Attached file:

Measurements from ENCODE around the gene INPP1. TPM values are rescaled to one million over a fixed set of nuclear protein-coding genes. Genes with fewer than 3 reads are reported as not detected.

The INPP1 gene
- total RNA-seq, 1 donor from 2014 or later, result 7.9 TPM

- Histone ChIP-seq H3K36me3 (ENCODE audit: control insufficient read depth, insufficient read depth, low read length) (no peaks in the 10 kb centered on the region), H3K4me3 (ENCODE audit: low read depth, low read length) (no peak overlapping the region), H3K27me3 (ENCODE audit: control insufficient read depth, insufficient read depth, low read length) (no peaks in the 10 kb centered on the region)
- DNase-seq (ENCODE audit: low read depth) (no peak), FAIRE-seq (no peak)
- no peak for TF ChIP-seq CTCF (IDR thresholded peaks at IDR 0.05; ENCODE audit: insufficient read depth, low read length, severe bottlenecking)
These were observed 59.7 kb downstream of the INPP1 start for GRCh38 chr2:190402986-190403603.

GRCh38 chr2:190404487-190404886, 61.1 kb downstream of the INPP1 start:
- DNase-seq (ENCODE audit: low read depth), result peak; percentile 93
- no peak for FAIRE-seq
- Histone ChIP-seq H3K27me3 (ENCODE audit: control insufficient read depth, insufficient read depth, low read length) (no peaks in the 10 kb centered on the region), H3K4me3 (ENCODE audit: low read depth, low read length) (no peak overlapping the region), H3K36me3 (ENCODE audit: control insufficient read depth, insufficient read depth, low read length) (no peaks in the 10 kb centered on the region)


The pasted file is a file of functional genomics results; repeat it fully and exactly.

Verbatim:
Measurements from ENCODE around the gene INPP1. TPM values are rescaled to one million over a fixed set of nuclear protein-coding genes. Genes with fewer than 3 reads are reported as not detected.

The INPP1 gene
- total RNA-seq, 1 donor from 2014 or later, result 7.9 TPM

- Histone ChIP-seq H3K36me3 (ENCODE audit: control insufficient read depth, insufficient read depth, low read length) (no peaks in the 10 kb centered on the region), H3K4me3 (ENCODE audit: low read depth, low read length) (no peak overlapping the region), H3K27me3 (ENCODE audit: control insufficient read depth, insufficient read depth, low read length) (no peaks in the 10 kb centered on the region)
- DNase-seq (ENCODE audit: low read depth) (no peak), FAIRE-seq (no peak)
- no peak for TF ChIP-seq CTCF (IDR thresholded peaks at IDR 0.05; ENCODE audit: insufficient read depth, low read length, severe bottlenecking)
These were observed 59.7 kb downstream of the INPP1 start for GRCh38 chr2:190402986-190403603.

GRCh38 chr2:190404487-190404886, 61.1 kb downstream of the INPP1 start:
- DNase-seq (ENCODE audit: low read depth), result peak; percentile 93
- no peak for FAIRE-seq
- Histone ChIP-seq H3K27me3 (ENCODE audit: control insufficient read depth, insufficient read depth, low read length) (no peaks in the 10 kb centered on the region), H3K4me3 (ENCODE audit: low read depth, low read length) (no peak overlapping the region), H3K36me3 (ENCODE audit: control insufficient read depth, insufficient read depth, low read length) (no peaks in the 10 kb centered on the region)